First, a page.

Ex-BMG Exec, Kevin Conroy, to Run AOL Music
AOL and Time Warner: they've got rhythm, they've got music, they've got a massive, vertically-integrated, synergy-drunk media conglomerate -- and now they've got former BMG Entertainment worldwide marketing and new-technology head Kevin Conroy. Conroy, whose resignation was announced last week, will head AOL-Time Warner's newly-created AOL Music division. Conroy has his work cut out for him. As the Wall Street Journal reports, he'll be supervising the integration of Time Warner's content into AOL's music offerings, but he'll also be charged with de-Balkanizing a ''splintered'' AOL music division. The AOL Music Channel, which provides music content to AOL subscribers, is based at the company's headquarters in Virginia, while the bad-boy Spinner/WinAmp programmers at AOL-owned Nullsoft (''This MP3 player is, like punk rock!'') work out of San Francisco and report to a different set of execs at AOL. "Record-company executives," the Journal notes, "have complained that AOL's structure forces them to deal with several different departments to arrange a promotional deal that encompasses all AOL activities." It's up to Conroy to teach the world to sing in perfect harmony.
On November 1, 2000, Kevin Conroy, then Chief Marketing Officer and President, New Technology, BMG Entertainment, issued a statement regarding the Bertelsmann eCommerce Group and Napster Inc. strategic alliance, that was announced that day. "Peer-to-peer file sharing is one of the many new digital commerce models that BMG has been actively exploring for some time, and we recognize its tremendous potential for artists and music fans alike. Napster's unique community of users represents a tremendous opportunity for BMG to bring our artists closer to their fans as well as to reach new audiences. As a result of this agreement, Napster and BMG will work together in an effort to hopefully gain the support of other companies for a new membership-based business model that properly compensates our artists."
So spoke Kevin Conroy. Apparently, BMG and Napster wasn't big enough for Conroy to play in! Like so many of his bigwig predecessors, Conroy announced his resignation from BMG on January 9, 2001, though his resignation would be official on January 31,2001. While many in the industry were happily making their way to or frolicking in Washington, DC, Conroy laid a bombshell.
"Where will he go? What will he do?" And more likely, "Where's HE going?" Rumors flew but most pundits speculated that he was moving on to the newest, biggest fish of all... AOL/Time Warner. Guess you can't surprise all the people all the time...
Mr. Conroy: "Only AOL/Time Warner has all of the pieces needed to lead this industry to the next level."
Both Webnoize and the Wall Street Journal published yesterday that Conroy had indeed accepted a cool new position at AOL/Time Warner. Conroy will now lead AOL Music, which has already been a growing division for many years; though it has not been a smooth growth.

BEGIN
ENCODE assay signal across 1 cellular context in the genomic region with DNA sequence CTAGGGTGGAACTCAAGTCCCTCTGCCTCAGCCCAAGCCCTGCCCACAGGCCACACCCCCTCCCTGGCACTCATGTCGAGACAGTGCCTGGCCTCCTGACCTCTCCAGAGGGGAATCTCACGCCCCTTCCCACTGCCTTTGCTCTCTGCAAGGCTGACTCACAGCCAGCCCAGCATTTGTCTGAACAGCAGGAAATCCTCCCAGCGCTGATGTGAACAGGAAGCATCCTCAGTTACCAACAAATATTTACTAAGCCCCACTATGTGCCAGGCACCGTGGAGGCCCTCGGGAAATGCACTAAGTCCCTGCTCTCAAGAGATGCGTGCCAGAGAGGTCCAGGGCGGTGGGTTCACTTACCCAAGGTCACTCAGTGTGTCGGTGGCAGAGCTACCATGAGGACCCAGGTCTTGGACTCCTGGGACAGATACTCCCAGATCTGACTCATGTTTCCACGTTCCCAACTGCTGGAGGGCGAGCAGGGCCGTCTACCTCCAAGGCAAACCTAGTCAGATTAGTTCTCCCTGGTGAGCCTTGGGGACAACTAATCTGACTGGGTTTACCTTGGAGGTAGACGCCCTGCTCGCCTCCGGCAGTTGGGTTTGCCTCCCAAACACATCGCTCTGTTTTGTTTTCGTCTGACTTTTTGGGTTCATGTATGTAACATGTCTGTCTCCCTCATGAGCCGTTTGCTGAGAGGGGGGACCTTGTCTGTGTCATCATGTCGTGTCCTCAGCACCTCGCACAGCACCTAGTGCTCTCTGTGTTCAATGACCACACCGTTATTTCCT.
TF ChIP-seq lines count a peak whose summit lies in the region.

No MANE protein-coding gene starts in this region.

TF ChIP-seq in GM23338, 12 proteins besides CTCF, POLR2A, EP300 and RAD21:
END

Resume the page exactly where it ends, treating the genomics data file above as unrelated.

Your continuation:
Ric Dube of Webnoize said, "But even though Conroy said AOL/Time Warner has all of the pieces he needs, the newly approved merger of AOL and Time Warner provides direct contact with only one major label group, Warner
Music. He'll have to win over old employer BMG Entertainment, as well as EMI Recorded Music, Sony Music and Universal. If Conroy is successful, AOL could lead subscription ventures because, as the world's largest Internet service provider, it already maintains a billing relationship with 27 million consumers.
"AOL Music consists of music-related web attractions, its Spinner streaming music service, and Winamp, a software player for digital music files. Conroy will lead development of those ventures and a planned subscription-based digital music service, reporting to AOL Senior Vice President and General Manager Jonathan Sacks."
The Wall Street Journal reported, "AOL has long sought a strategy for its splintered music operations, and the need has become more pressing as its portfolio includes music content from the recent merger with Time Warner.
"Mr. Conroy's major responsibilities are expected to include the job of uniting AOL's separate music divisions and the task of launching a subscription music service. Rivals in subscription-music services include Napster Inc., which is teaming up with German media titan Bertelsmann AG, and Paris-based Vivendi Universal SA's Universal Music Group, which also is testing a service."
Sources at AOL seem positive and exhilarated about the change. Amidst all the other changes which are imminent at the newly merging company, Conroy seems poised for an exciting future. What remains to be seen is integration of all the AOL Music brands and technologies with the Time Warner catalog. Neither BMG/Napster nor AOL/Time Warner – even were they to acquire something like Aimster – can reach the audience and provide the content of Napster as we knew it, or Gnutella or even Emusic, while it stands.
Wait and see.
AOL/Time Warner - www.aoltimewarner.com
Bertelsmann - www.bertelsmann.com
BMG - www.bmg.com
EMI - www.emigroup.com
Emusic - www.emusic.com
Napster - www.napster.com
Nullsoft - www.nullsoft.com
Sony - www.sonymusic.com
Universal - www.umusic.com
Wall Street Journal - www.wsj.com
Webnoize - www.webnoize.com
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